This event will focus on engaging American Indian students, families, communities, and tribal nations in our Wisconsin schools. More Info >>
CESA 8, Aspen Room
223 West Park Street
Gillett, WI 54124
David O’Connor is originally from and is a member of the Bad River Band of Lake Superior Chippewa (Ojibwe) in northern Wisconsin. In January 2012, he became the American Indian Studies Consultant at the Wisconsin Department of Public Instruction. He is also one of the co-leaders for the Disproportionality Technical Assistance Network or “The Network”. In David’s role at the department, he supports school districts’ efforts to provide instruction on the history, culture, and tribal sovereignty of Wisconsin’s American Indian nations and tribal communities, also known as Wisconsin Act 31. In addition, he provides training opportunities and presents at conferences and workshops throughout the state of Wisconsin on American Indian Studies & Wisconsin Act 31. David is also responsible for American Indian Language and Culture Education, such as the American Indian Language Revitalization Grants, which supports school districts or CESAs who partner with a tribal government to provide instruction on teaching and learning of tribal languages. He also develops and disseminate materials on American Indian Studies & Wisconsin Act 31. David also provides general consultation on issues related the education of American Indian students. He also serves as liaison to Wisconsin tribal education departments, Wisconsin Indian Education Association (WIEA), and Great Lakes Inter-Tribal Council (GLITC), and Special Committee on State-Tribal Relations. David received both is Bachelor of Arts (BA) in History and certificates in American Indian Studies and Chican@ and Latin@ Studies and his Masters of Science (MS) in Educational Leadership Policy & Analysis at the University of Wisconsin-Madison.
RunningHorse Livingston, a member of the Bad River Band of Lake Superior Chippewa, is a nationally recognized teacher trainer and coach. He has provided professional learning for teachers in public, tribal, and charter schools from California to Florida. RunningHorse is frequently asked to present at national, regional, and state education conferences on mathematics instructional strategies. He has been an active member of the American Indian Science and Engineering Society since 1989. A majority of his work and research at the elementary level as has prepared many prospective teachers at various community and tribal colleges across the Midwest. During school months, RunningHorse travels to various school districts to assist in the implementation of culturally responsive pedagogy. Most recently, RunningHorse contributed his pedagogical insight to an exploratory study by the Mid-continent Research in Education Laboratory into the effectiveness of teaching approaches on student achievement.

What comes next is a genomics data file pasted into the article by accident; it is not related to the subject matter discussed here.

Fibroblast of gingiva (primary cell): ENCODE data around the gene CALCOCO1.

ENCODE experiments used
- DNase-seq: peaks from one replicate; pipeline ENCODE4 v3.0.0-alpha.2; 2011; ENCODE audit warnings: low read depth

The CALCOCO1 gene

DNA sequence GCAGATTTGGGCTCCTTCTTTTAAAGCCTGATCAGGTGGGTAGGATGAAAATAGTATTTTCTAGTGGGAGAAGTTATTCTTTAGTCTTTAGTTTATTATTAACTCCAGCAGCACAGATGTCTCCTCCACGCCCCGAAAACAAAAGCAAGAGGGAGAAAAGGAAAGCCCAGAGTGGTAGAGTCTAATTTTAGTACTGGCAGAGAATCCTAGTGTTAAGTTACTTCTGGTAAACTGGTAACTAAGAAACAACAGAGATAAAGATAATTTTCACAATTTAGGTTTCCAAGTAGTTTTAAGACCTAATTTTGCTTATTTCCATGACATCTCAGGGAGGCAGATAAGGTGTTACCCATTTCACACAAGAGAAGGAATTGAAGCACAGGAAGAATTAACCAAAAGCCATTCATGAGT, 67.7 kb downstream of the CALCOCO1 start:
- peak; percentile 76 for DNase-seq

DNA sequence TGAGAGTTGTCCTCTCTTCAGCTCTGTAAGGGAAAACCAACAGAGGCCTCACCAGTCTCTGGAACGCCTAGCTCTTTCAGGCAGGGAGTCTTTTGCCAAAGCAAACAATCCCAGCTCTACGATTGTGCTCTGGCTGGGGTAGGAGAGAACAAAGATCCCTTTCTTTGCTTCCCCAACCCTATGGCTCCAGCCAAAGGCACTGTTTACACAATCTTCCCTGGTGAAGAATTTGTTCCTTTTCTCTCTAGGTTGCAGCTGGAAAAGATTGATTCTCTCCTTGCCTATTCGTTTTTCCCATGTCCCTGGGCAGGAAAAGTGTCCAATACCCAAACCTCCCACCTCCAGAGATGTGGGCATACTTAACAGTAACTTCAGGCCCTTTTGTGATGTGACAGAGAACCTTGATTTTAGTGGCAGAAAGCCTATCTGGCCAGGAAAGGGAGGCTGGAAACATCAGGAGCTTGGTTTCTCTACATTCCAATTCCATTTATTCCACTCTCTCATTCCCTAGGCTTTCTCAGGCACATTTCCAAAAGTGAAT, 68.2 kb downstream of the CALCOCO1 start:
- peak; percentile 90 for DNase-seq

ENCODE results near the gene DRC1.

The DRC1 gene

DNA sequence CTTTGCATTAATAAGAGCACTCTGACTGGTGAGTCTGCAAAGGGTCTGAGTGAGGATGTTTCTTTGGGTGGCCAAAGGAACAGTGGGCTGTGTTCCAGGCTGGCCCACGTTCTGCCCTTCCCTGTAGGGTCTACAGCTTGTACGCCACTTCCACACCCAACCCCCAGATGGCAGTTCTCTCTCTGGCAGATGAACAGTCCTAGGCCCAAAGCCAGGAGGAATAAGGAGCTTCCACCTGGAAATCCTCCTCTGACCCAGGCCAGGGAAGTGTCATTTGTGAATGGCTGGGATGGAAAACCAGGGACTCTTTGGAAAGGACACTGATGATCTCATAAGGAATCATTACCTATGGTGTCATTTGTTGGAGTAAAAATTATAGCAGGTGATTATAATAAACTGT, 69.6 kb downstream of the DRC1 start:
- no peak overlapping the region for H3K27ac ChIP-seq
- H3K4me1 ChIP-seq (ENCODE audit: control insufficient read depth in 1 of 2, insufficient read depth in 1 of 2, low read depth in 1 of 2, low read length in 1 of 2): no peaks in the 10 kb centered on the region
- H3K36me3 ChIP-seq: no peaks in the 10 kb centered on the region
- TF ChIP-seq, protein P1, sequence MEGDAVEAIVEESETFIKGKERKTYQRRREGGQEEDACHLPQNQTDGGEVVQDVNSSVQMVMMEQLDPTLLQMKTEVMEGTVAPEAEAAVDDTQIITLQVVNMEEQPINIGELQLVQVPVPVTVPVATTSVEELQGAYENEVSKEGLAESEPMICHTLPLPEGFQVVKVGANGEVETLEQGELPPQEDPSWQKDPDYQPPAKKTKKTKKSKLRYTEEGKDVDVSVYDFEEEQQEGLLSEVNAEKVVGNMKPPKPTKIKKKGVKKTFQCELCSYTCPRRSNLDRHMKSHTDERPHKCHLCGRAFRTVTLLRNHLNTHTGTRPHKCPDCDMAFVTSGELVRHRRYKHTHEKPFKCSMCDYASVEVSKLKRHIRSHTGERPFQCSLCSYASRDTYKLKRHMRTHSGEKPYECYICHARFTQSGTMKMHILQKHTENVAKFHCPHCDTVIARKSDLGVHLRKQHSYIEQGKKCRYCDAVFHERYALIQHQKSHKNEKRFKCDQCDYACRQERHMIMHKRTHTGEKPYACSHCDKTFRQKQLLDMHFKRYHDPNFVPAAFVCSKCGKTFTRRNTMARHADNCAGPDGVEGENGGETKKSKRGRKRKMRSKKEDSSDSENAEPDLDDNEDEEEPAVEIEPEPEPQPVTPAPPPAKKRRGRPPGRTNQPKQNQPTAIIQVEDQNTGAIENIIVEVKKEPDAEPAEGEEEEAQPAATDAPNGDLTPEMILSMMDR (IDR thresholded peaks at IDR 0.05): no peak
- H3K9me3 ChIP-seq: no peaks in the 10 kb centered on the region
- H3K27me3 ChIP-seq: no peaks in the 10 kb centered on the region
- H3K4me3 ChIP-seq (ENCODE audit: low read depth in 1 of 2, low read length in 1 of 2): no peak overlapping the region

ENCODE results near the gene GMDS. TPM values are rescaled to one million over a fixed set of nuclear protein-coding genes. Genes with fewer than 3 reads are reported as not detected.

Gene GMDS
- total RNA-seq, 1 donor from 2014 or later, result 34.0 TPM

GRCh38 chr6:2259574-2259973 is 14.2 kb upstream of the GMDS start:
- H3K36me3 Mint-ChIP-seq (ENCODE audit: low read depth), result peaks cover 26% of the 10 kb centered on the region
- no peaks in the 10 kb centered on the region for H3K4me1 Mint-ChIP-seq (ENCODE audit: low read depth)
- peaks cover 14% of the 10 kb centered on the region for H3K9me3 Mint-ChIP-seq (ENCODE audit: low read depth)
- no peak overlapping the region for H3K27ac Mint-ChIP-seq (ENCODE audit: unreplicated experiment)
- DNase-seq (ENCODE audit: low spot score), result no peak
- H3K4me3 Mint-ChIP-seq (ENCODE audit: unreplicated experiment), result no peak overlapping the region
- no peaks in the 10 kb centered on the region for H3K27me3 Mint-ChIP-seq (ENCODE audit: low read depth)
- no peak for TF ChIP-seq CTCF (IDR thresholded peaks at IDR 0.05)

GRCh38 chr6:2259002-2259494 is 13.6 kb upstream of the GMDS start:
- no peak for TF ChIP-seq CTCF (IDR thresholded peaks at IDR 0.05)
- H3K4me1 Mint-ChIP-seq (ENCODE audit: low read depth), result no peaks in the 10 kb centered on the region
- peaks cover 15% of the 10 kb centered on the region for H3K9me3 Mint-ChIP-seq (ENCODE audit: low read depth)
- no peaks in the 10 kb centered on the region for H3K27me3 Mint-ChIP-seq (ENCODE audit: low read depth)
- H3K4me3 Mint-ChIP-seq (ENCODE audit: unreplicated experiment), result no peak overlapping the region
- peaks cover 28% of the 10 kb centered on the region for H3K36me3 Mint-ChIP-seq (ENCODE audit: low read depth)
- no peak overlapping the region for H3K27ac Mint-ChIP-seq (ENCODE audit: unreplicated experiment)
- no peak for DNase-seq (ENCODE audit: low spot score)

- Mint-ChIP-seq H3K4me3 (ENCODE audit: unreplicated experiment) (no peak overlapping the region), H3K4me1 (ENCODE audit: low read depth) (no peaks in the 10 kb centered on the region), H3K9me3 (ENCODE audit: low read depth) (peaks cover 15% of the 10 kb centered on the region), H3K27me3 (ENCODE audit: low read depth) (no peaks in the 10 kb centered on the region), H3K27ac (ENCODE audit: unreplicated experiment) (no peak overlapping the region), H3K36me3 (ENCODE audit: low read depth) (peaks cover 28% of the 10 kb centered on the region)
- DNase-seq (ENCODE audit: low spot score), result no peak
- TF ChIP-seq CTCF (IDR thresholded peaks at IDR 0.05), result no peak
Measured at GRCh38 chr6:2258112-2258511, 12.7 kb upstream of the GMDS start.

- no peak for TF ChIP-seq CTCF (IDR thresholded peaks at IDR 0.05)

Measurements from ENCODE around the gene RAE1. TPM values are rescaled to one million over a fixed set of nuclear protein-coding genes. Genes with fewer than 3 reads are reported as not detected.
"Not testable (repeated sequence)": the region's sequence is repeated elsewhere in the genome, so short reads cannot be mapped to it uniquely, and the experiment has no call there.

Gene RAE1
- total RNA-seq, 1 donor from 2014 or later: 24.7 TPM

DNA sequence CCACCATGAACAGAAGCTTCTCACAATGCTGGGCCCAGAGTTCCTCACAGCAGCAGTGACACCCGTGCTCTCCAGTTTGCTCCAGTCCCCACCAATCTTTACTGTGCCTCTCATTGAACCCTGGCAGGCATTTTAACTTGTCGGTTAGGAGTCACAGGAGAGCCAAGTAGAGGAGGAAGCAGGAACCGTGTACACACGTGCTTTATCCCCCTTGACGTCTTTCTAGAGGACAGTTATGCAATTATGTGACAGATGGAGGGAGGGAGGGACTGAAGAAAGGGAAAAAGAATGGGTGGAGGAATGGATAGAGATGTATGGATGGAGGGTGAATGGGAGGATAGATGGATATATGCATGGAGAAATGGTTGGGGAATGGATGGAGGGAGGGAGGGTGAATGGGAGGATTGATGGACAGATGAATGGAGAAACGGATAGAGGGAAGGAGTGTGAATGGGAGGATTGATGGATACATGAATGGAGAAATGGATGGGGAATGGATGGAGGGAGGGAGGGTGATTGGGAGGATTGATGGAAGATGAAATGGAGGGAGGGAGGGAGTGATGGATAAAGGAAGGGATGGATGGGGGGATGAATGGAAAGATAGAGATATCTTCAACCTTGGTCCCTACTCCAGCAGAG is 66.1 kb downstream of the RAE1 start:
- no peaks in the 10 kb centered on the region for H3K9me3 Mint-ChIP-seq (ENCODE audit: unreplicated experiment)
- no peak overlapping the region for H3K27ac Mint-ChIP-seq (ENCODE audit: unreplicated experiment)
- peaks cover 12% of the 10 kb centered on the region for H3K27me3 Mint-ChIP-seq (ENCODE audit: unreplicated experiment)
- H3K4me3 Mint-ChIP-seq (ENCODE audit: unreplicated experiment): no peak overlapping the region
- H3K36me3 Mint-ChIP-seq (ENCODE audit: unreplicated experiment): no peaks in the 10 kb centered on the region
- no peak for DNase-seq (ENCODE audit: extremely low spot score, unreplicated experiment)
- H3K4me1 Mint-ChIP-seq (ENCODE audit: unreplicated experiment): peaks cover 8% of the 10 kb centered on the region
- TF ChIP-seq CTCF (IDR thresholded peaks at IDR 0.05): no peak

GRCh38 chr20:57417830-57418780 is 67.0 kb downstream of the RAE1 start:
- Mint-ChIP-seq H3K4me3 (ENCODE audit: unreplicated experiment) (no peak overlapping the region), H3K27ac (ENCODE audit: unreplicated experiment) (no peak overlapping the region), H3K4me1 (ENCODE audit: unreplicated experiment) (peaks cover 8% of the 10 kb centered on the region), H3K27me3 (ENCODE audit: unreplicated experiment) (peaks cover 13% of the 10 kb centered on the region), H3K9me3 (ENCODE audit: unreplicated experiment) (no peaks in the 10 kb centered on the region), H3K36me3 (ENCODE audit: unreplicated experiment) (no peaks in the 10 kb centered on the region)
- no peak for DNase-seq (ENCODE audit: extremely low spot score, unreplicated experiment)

Pamela Torres, an Oneida citizen raised in Chicago, IL, moved to Lac du Flambeau in 1988 during the peak of the spearing controversy. She worked sixteen years under the GLITC-Birth to 3 Program as a liaison supporting collaboration amongst tribal service providers, county Birth to Three Programs and other non-tribal agencies to assure the necessary early childhood services were delivered within tribal communities and in a culturally appropriate manner. Pamela is the Culturally Responsive Early Childhood Project Coordinator with the Disproportionality Technical Assistance Network. This position provides statewide leadership on activities to support early childhood partnerships between tribal governments and LEAs, especially LEAs identified under Indicators 4B, 9, and 10. She brings a level of dedication and vision that is well-matched to the agency’s commitment to improve the academic outcomes of American Indian students with disabilities.
Cost and Registration
- Student Needs Professional Development (SNPD) Member Districts
$75 per participant or $150 for a team of 3
- Non-Student Needs Professional Development (SNPD) Member Districts
$150 per participant or $300 for a team of 3
Contact Sue Schuettpelz at (920) 855-2114, x232 or firstname.lastname@example.org.